The Tipping Point Year
2016 was a tipping point for me. Which year was it (or will it be) for you?
The tipping point I’m referencing has to do with the increasingly ubiquitous franchise film. Its power - amoebic and absorbent in quality - has never been greater. Of the top 10 grossing films year to date, eight are more “property” than piece of art - set in a cinematic universe or a long time ago in a galaxy far, far away, or, failing that, a sequel to or remake of a beloved film.
With very little variation, those declarations would have been just as true last year or any of the five or so previous (at least). What wouldn’t have been true is my near total ambivalence to the franchise film. That is new, though it has been a long time coming and has been egged on by my own personal circumstances.
This is funny because just last year, buoyed by the likes of Mad Max: Fury Road, Creed and Star Wars: The Force Awakens, I had nothing praise for the state of the franchises.
It’s also funny because nothing really changed in the intervening 12 months. Hollywood kept churning out the same kind of properties at a gradually accelerating pace. If you’re disenchanted with (or simply bored by) franchise fare, you have more alternatives than ever to see original work and more avenues through which to access it.
There was nothing of the quality of Mad Max: Fury Road or Creed this year, but mostly it was me that changed, though even “change” doesn’t feel like an adequate term to describe how I came to this point.
The most ostensible change is fatherhood. Caring for a 14-month-old has its rewards aplenty, but extra time at the cineplex isn’t one of them. The slow realization as the year has progressed, and as I’ve missed “event” after “event” at the box office, is that I haven’t missed anything of consequence, at least not when it comes to those mega-moments that are supposed to galvanize pop culture.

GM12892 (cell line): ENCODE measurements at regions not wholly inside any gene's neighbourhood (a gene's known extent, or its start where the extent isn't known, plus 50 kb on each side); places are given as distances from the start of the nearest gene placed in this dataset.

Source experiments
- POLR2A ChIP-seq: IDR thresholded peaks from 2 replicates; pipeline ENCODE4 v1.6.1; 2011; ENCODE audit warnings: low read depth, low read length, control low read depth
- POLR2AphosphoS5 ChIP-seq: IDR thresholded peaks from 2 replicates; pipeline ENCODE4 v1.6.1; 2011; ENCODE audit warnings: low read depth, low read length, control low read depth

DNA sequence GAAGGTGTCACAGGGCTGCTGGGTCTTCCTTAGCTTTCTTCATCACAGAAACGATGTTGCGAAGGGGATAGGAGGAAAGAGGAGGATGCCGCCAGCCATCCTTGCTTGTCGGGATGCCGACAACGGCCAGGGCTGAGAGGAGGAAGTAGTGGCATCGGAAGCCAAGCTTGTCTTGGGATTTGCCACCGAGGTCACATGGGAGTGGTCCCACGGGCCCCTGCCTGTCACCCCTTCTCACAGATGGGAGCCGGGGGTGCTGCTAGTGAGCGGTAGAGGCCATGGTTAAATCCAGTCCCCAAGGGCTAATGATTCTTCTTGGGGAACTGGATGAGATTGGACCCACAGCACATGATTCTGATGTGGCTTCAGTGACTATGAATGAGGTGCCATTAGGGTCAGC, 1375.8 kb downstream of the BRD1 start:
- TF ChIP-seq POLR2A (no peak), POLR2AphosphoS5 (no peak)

The thing is, I don’t think that realization is a defense mechanism or a realignment of my personal priorities. It was a painstaking wait to get to the likes of Moonlight and Manchester by the Sea, for example, and I still believe, broadly, in the power of seeing film where it is meant to be seen - in a darkened theater where the powers of a filmmaker are allowed to overtake your other senses.
What I no longer believe in is the ability of Hollywood’s major studios to make their franchise events, well, events. And how could I, with a Star Wars movie, and two or three Marvel and DC movies on the calendar from here to eternity? Most of these films are fine. Many of them are even better than fine. None of them are special. That’s mostly down to saturation of the marketplace, but it’s also a comment on the antiseptic quality of the films - this unshakeable feeling that what you’re watching isn’t just a movie, but is also an A/B test and a merchandising vehicle and a story that is not meant to be self-contained because that would ruin those carefully laid marketing plans that run through the 2020s.
The Washington Post's Ann Hornaday, in a piece from earlier this year, argues that the big studios must embrace their role as guardians/curators of their own intellectual property beyond the bottom line, citing Walt Disney and Warner Brothers as an ongoing case study that represents two sides of the same coin:
In recent years, the studios have decided the best way to minimize financial risk and maximize profits by looking to their own libraries to reboot, remake and spin off — the cinematic equivalent of poking around the attic to see if there’s anything worth spit-polishing and painting to make new(ish) again. Intellectual property, whether in the form of past movies or the rights to novels, comic books, TV shows, video games and — heaven help us — iPhone apps, has become the dominant purview of studios, which have depended on adaptations for their material since their inception.
Where the fatal misunderstanding occurs is when the studio executives believe that simply repurposing preexisting material with a built-in fan base is enough. If this summer proves anything, it’s that aesthetic values such as meaningful stories, psychologically complex characters, risky casting and directorial vision are no longer properly consigned solely to idiosyncratic “art” films. They count just as much when it comes to the mission of the most bottom-line-oriented studios. And as they develop their own thematic approaches and signatures — depending on whether they see their mission as exploitation or stewardship — the studios’ IP management has become its own form of auteurism.
Hornaday’s argument offers hope, but it’s quite a bit sunnier than I’m prepared to be about the franchise work being churned out by the big studios. That’s not to say that it’s all bad, nor is it to say that films, writ large, are in trouble if Hollywood can’t be better.
It is to say that what they are doing collectively just isn’t very special anymore. The feeling of seeing The Avengers assemble or of watching an all-new Star Wars scroll as John Williams’ familiar score blares has been watered down, and permanently so.